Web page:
He went straight to the airport and straight home! That team actually won four Leagues in-a-row, (1971-1974) but we weren't doing it in championship. Cork were a far better team, more mature. If we hadn't won in 1975, we would have been gone, a big clearout.

DOF: And Mick O'Dwyer gone with ye?

MN: No, he didn't take over until May, 1975, and I'll tell you exactly how that happened. The County Board rang me that Easter, in April, I was supposed to be captain. They had no trainer, asked me if I'd do a coaching course in Gormanstown, being given by Joe Lennon and Kevin Heffernan. I had no intention of doing any coaching, I wanted to be playing, but I rang Dwyer, "will you come up with me?" "What does it involve?" he says; "you have to do this course, then a bit of an exam at the end of it." "I'm doing no exam!" I had no intention of doing the exam either, so I said to him, come anyway, we can slip away when the exam starts. And he agreed. He collected me here in Kenmare, we went up. Heffo had the Dublin team there, he gave us an exhibition training session, it was great stuff.

Coming down, I said to Dwyer, "you'll train us?" "I have my hands full," he said, but I knew from the way he said it, the door was left open, he didn't rule it out. As soon as I got home, I rang Gerald McKenna, the County Board chairman, told him, Dwyer will do it, but you'll have to do go down and persuade him. He did, next day, but Dwyer didn't take over for another three weeks, and we were into the first round then. But those lads hadn't come overnight.

DOF: They were great years though, great occasions, those Munster finals, for the fans especially.

KJ: For the players as well. We all knew where we were going afterwards, that was always the biggest sing-song we ever had. Jimmy Brien's was the place we met in Killarney, I could write a book about Jimmy. He'd be on the side of the street as you went up, maybe spot Mickey Ned, the door would be opened, you'd be ushered in; spot Frank Cogan, Billy Morgan, myself, it would be the same thing. The Cork team was the same as the Kerry team to Jimmy, you were going to be looked after. I was actually in there earlier this year, I thought it was the funniest thing I ever saw. Only about four people in the bar, we shook hands, talked about the matches coming up, this was before the minor championship. There was a fine tall lad at the bar, one of the Kerry minor panel. Who breezes in the door but Connell. Of course Jimmy lost his head. Once he saw Connell, and if he saw him 40 times a day it would make no difference, he was all over the place. We got talking anyway, Jimmy pointed out the young fella, told Connell he was on the Kerry minor team. "Begod you're a big man," says Connell. "About 6'2," says the young fella. "How's it going for you?" "Not too bad." "Are you playing well?" "I am." "When ye're training now, do ye have many balls?" "About 20." "Ye'll only have one effing ball the day of the match!"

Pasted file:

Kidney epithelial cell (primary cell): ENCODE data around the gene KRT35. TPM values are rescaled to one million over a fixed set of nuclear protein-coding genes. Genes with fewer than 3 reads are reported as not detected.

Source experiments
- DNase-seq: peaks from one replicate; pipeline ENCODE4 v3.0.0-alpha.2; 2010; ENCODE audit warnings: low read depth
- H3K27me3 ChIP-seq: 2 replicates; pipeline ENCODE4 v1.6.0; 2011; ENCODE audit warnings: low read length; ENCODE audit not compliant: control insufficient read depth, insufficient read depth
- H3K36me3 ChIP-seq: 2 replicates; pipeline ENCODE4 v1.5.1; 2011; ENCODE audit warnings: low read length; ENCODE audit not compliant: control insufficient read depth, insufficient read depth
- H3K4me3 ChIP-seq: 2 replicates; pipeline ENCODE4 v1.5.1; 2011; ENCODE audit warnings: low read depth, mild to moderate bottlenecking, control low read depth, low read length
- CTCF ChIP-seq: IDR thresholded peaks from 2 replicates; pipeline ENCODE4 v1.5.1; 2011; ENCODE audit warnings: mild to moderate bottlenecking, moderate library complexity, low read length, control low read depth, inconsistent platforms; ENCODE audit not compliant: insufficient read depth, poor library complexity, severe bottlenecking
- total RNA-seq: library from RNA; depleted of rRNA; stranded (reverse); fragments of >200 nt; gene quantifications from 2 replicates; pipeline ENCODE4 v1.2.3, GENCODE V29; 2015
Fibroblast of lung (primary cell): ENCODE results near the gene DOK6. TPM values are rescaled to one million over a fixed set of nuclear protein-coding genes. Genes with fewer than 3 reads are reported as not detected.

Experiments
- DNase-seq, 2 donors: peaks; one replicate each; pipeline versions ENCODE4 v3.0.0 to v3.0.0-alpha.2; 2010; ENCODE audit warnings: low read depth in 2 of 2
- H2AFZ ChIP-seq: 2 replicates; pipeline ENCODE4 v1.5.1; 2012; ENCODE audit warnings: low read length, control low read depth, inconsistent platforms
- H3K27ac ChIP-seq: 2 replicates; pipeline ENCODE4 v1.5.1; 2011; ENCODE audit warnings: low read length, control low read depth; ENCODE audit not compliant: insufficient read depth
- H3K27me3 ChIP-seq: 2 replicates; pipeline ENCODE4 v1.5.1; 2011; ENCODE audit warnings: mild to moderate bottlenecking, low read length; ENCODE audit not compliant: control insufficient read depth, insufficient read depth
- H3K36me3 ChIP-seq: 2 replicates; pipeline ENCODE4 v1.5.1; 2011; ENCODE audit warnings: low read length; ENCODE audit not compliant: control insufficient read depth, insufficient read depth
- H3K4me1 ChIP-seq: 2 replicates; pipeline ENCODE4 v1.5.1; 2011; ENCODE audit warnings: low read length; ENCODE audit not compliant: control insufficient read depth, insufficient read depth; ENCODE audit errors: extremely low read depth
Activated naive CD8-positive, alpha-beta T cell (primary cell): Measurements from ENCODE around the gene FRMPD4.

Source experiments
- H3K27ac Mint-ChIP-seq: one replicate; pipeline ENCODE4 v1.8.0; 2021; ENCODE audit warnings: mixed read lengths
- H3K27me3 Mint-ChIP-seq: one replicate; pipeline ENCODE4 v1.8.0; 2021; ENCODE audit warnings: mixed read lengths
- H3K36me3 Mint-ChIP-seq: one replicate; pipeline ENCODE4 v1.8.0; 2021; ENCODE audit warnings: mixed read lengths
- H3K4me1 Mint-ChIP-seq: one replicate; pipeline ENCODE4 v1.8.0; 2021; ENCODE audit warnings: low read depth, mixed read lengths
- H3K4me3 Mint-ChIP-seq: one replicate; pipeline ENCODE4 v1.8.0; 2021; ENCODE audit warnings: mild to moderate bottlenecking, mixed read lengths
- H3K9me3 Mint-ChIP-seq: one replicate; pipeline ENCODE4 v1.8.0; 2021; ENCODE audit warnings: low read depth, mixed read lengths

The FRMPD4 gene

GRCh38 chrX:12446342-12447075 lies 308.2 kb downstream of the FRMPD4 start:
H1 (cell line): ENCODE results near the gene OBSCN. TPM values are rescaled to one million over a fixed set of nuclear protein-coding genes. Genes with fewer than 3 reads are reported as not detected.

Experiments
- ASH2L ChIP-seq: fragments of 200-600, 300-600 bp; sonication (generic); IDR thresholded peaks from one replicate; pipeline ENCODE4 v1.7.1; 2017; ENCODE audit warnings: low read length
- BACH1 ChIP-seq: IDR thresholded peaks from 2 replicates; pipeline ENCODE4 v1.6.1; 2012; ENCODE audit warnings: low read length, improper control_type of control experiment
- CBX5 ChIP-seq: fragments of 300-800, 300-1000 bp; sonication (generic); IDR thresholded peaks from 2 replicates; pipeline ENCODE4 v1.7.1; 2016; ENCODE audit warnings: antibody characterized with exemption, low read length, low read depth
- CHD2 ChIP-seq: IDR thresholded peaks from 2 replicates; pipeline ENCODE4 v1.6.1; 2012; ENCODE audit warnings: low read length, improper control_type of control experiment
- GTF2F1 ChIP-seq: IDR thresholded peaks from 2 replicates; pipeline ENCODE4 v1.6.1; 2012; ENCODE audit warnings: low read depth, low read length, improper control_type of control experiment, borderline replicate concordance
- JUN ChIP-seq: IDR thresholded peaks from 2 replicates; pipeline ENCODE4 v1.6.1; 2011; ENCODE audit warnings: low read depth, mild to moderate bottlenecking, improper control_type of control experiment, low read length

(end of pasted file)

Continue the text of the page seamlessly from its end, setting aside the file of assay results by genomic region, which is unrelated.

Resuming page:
This is a young fella now that he'd met for the first time. "Can you jump?", he asks the young fella. "I can." Jimmy's ceiling is high, a fan in the middle. "Can you catch that?", and as sure as jaysus, Connell takes one step back, makes a lep, two hands, nearly grabbed the fan. Jimmy was watching carefully, in case he would get to it. The young fella stood back, made a leap for the fan anyway, one-handed.

"Hah! Is it one effing hand you put up for the ball?!" Told the young fella to have a go with the two hands, and Jimmy stepped in. "Stop, stop, he'll pull down my fan!" Sure Connell must be nearly 70, but he's still a very fit man.

MN: Frightening.

KJ: I'll be back in ten minutes, he says, stay there. He takes an odd ould drink now. We had a reunion of the '72 Railway Cup team, in Creedon's in Ballyvourney and it was the first time in my life I saw Connell drinking. "Jaysus, Micko, am I seeing things?" "I take an old pint of ale now and then, just to get away from that old orange." A pint he had, then went to a glass or two, that was all. But we had a great night, Babs Keating and all those lads were down.

MN: When I was about 18, I was in my first year in PE College, and of course he was fierce interested in this, because it was something new. We were in New York anyway that year, and he comes to me, "we'll go up to the New York Athletic Club, see what they have there." We got on the subway, Dwyer was with us, and there was this black man there, just a massive man.

O'Connell looks at him, "tell me," he says, "have you any shame at all in yourself to let your body go into that condition!" Luckily, your man didn't understand what he was saying, or we'd have got a poke. But that was Micko, he had no problem saying whatever was on his mind, regardless of the circumstances.

DOF: I have to ask you about the tackle by Sean Doherty in 1975